Best Buy Employee Arrested For Using Customer Credit Cards

A Customer Associate for a Best Buy in Las Cruces, New Mexico, was indicted on Thursday for credit card fraud—three counts of making fraudulent purchases over $2500, three counts of making fraudulent purchases over $500, over 20 counts of falsely signing credit card slips, and 1 count of disposing of stolen property.

Amanda Hopkins used credit info from six customers to “make numerous purchases on their accounts” between October 2007 and April 2008. The local Fox affiliate says that Best Buy has issued the affected customers new cards and given them gift certificates.

“Las Cruces Best Buy Employee Accused Of Shopping With Customers’ Credit Cards” [KFOXTV]
(Photo: Getty)


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  1. ChuckECheese says:

    Despite all the haters on Consumerist, it looks like some people like to shop at Best Buy.

  2. There's room to move as a fry cook says:

    Best Buy operates over 1,200 stores. Thank God only 1 rogue sales associate has thought of this scam.

  3. HAL1300 says:

    @ChuckECheese: Yeah the criminals that work there and the suckers that get store credit cards.

  4. Byzantine says:

    Do large retail companies have any safety measures to prevent this kind of stuff *before* it happens?

  5. Dyscord says:

    I don’t think they have any safety measures in place. The article says they’re taking measures to prevent it… least they’re not “taking it seriously”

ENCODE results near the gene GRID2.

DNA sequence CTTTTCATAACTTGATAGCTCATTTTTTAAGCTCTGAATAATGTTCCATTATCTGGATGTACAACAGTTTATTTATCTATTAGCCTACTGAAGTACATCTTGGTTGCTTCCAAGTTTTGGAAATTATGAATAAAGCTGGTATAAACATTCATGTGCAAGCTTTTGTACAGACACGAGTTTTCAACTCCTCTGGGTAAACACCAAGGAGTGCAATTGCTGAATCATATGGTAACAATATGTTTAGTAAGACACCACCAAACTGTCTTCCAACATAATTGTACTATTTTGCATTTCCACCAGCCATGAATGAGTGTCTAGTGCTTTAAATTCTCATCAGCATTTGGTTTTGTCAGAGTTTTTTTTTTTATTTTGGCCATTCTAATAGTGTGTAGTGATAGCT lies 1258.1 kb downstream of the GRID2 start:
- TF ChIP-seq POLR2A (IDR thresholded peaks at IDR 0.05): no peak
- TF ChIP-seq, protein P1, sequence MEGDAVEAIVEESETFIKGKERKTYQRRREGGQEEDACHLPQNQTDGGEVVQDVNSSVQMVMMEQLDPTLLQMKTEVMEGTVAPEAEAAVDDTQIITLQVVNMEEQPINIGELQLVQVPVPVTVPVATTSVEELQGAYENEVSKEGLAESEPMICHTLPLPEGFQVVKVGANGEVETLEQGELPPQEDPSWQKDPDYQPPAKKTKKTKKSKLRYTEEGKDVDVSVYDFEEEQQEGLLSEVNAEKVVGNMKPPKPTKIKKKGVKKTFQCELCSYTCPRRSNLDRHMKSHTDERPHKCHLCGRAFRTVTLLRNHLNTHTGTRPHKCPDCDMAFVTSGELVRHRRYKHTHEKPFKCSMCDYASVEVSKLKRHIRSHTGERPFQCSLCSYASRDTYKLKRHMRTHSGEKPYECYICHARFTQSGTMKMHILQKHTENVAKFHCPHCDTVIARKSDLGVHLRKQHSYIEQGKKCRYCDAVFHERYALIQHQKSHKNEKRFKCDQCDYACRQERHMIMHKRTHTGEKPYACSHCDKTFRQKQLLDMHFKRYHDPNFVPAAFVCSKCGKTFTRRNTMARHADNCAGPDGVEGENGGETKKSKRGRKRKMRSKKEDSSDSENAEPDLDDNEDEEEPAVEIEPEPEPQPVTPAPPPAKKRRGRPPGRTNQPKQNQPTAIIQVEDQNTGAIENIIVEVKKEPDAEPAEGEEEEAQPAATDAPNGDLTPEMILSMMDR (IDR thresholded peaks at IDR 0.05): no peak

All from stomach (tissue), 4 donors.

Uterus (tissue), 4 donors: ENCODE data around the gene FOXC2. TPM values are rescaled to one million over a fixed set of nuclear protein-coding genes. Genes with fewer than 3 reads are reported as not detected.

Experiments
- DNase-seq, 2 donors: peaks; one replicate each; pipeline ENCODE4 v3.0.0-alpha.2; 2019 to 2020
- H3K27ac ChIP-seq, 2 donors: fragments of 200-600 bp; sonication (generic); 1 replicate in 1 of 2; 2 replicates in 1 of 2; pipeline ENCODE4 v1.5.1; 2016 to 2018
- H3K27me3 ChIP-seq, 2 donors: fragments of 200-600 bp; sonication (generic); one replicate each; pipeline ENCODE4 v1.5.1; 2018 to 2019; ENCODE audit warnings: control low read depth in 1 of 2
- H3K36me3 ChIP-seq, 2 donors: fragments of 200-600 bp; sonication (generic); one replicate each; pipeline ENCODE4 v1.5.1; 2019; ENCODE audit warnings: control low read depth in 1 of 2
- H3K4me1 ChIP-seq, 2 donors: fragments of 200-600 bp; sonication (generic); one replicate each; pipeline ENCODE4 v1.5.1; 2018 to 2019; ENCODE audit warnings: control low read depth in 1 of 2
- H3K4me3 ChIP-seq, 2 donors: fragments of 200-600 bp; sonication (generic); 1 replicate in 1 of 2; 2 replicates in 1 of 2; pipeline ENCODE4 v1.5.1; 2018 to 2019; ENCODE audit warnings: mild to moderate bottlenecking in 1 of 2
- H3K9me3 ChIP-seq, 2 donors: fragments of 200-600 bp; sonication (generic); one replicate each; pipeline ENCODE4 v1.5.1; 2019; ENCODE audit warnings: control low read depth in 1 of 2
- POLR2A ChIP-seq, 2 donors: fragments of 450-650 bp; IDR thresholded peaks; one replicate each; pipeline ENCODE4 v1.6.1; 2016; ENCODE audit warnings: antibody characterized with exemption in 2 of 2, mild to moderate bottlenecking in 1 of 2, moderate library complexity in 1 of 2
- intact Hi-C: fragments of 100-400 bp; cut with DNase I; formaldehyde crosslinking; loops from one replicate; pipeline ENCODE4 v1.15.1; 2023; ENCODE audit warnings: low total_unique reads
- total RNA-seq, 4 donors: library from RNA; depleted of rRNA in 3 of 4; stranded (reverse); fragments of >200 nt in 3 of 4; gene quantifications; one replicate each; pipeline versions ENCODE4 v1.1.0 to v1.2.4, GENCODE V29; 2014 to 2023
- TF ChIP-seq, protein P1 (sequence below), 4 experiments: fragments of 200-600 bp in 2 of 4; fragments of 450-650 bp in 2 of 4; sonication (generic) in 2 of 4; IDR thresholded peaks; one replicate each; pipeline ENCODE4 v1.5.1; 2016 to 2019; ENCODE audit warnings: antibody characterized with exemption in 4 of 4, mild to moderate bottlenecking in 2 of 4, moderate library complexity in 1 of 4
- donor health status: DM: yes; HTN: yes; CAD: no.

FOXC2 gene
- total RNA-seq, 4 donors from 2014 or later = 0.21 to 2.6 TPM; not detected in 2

6. AgentTuttle says:

    Reminds me of the time a Key Largo hotel stole several card numbers from us. “We” were the CSI:Miami film crew. Dumb asses, don’t they know some of the producers were CSI cops? Or that we were all together and maybe a large group would figure it out? Some people…

  7. JulesNoctambule says:

    @AgentTuttle: ‘You mean a show about cops might involve REAL cops on the staff?? Dude, bummer!’

    That particular crime was so ill-targeted it’s almost hilarious.

  8. pixiegirl1 says:

    I think most if not all retail stores have no “safety measures” in place. I don’t think I’ve ever seen a store that puts credit card apps in a secure area more often than not they just put them in a file/tray with other odds and sods where any employee can walk away with your private information if they felt like it. Hell even putting it in the register is better than just dumping it in some tray that every employee has access too.

  9. pixiegirl1 says:

    @AgentTuttle: That is awesome! I wish I could have seen their faces when they got arrested!

  10. jbeeching says:

    I had this happen to me at Office Depot a few months back- I just assumed this happened all the time. I’ve since moved and the State of Florida is going to have to fly me in to testify against the guy. This doesn’t go on all the time?…